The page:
Obama defends intelligence after hostage deaths
A day after revealing an intelligence failure that cost the lives of two al- Qaida hostages, U. S President Barack Obama on Friday praised his spying operations as the most capable in the world while promising a review aimed at preventing future mistakes.
“We all bleed when we lose an American life,” Obama said in a speech at the Office of the Director of National Intelligence to mark its 10th anniversary. “We all grieve when any innocent life is taken. We don’t take this work lightly. And I know that each and every one of you understand the magni- tude of what we do and the stakes involved. And these aren’t abstractions and we’re not cavalier about what we do.”
Obama said he knows that the U.S. intelligence community has faced criticism but argued that the world doesn’t always see their successes that have prevented attacks and saved lives. He said he could not do his job without their insights and analysis and they can take great pride in their work.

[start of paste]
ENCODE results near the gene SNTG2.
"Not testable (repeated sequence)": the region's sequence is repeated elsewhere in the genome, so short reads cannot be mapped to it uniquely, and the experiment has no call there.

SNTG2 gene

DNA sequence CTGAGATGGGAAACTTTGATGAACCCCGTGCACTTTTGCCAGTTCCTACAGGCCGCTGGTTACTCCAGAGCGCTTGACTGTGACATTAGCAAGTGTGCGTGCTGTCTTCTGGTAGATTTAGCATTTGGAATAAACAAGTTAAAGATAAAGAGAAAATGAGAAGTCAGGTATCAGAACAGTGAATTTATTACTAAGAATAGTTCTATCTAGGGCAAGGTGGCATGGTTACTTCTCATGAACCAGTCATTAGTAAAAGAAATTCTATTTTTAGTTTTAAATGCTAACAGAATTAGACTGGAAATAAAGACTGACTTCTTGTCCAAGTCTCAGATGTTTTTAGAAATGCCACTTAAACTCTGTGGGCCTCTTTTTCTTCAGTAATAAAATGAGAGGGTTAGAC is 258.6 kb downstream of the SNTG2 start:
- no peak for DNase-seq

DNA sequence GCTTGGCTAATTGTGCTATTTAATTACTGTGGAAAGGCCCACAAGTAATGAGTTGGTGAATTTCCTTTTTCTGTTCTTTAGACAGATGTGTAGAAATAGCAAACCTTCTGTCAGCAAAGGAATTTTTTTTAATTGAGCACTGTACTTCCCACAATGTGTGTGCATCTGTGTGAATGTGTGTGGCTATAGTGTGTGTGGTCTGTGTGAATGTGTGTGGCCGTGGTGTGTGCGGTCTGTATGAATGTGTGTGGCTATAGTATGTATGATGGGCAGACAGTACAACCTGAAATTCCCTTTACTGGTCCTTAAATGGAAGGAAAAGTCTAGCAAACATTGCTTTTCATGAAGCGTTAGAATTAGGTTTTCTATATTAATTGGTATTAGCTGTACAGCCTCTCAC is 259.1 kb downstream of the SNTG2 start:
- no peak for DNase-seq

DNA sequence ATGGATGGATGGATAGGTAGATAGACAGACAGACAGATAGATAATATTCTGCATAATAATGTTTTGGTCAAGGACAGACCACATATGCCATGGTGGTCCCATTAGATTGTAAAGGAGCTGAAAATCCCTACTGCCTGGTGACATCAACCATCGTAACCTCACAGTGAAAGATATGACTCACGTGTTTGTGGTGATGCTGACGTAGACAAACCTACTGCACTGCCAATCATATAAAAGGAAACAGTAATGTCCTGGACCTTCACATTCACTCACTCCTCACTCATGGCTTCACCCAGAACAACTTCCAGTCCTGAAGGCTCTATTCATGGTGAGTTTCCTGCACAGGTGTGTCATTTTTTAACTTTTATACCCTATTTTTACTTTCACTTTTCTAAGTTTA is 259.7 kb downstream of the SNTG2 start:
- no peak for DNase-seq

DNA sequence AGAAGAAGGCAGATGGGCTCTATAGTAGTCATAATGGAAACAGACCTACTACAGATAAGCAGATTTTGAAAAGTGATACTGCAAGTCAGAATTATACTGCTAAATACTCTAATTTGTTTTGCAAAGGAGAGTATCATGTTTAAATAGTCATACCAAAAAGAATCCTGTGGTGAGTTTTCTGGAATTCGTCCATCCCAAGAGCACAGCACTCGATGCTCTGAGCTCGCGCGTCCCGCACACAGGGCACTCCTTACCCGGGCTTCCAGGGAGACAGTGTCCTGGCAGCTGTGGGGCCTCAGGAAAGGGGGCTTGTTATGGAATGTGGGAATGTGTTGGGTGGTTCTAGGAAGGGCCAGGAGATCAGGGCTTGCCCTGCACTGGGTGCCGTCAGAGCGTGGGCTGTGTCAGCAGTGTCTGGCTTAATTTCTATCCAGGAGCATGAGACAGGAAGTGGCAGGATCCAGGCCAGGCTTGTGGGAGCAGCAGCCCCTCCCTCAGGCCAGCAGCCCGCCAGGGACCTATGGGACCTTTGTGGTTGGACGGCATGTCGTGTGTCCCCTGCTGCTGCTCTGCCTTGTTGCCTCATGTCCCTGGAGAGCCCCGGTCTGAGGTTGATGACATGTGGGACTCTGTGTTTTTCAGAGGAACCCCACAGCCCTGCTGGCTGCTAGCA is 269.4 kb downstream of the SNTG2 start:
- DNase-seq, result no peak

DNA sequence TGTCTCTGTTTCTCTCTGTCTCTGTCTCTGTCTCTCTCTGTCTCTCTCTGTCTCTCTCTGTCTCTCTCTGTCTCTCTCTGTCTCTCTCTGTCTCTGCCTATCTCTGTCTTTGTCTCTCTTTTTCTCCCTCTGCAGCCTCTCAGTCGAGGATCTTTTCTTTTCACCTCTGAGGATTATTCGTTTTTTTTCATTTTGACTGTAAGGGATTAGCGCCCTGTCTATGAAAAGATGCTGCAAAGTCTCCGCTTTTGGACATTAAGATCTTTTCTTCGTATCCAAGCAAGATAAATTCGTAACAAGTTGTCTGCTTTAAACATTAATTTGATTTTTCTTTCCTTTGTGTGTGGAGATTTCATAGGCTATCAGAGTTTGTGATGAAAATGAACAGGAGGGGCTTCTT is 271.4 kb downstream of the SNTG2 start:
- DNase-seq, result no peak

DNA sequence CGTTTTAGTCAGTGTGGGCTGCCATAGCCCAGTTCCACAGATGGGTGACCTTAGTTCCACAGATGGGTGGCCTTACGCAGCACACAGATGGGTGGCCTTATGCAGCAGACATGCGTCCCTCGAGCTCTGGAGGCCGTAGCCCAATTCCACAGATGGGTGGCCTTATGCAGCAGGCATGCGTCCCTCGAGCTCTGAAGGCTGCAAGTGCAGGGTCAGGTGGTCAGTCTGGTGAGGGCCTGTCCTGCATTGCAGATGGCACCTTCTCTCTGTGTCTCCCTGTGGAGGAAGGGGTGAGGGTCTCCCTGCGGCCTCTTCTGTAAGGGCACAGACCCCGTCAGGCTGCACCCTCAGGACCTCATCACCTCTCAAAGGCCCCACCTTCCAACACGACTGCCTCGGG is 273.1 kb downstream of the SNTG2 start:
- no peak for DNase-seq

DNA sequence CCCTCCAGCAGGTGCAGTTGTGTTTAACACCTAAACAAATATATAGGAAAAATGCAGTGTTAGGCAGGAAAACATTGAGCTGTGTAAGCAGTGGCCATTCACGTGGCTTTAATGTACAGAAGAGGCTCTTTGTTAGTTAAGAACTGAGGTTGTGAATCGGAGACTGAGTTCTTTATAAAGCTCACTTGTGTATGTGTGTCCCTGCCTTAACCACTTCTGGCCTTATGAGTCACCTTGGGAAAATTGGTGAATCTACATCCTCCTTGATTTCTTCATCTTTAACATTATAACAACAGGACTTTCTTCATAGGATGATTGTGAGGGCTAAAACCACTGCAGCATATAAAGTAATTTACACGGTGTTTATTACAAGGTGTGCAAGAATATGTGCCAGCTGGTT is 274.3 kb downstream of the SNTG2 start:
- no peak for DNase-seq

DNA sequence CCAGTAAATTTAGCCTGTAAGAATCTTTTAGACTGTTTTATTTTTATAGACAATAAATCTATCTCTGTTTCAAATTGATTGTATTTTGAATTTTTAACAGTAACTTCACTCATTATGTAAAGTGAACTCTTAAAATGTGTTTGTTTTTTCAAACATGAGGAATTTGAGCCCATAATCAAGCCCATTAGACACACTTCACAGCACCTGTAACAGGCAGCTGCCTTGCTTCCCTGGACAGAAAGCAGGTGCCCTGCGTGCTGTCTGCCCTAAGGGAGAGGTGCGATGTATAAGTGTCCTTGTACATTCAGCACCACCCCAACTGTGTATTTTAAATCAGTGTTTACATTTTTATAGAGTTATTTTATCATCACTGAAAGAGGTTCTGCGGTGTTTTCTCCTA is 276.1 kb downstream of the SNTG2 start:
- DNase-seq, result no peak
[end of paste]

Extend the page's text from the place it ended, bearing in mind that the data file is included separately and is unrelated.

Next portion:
“We’re more secure because of your service,” Obama said. “It’s been 10 long and challenging years, but when we look back on those 10 years the American people have been a whole lot safer.”
Obama was speaking one day after making the surprise announcement that a counterterrorism operation in January against an al-Qaida compound accidentally killed two aid workers being held hostage — American Warren Weinstein and Italian Giovanni Lo Porto. Obama said that despite hundreds of hours of surveillance of the compound, the U.S. was unaware the hostages were in the targeted position.
The White House said the attack also killed two American al-Qaida leaders, Ahmed Farouq and Adam Gadahn, without the U.S. knowing in advance they were there. Targeting an American with a drone strike would have triggered a more intense review in consideration of constitutional due process protections.
“We’re going to review what happened,” Obama said Friday. “We’re going to identify the lessons that can be learned and any improvements and changes that can be made. And I know those of you who are here share our determination to continue doing everything we can to prevent the loss of innocent lives.”
The American president said the willingness of his administration to review the circumstances behind the deaths and make corrections sets the U.S. apart from other nations.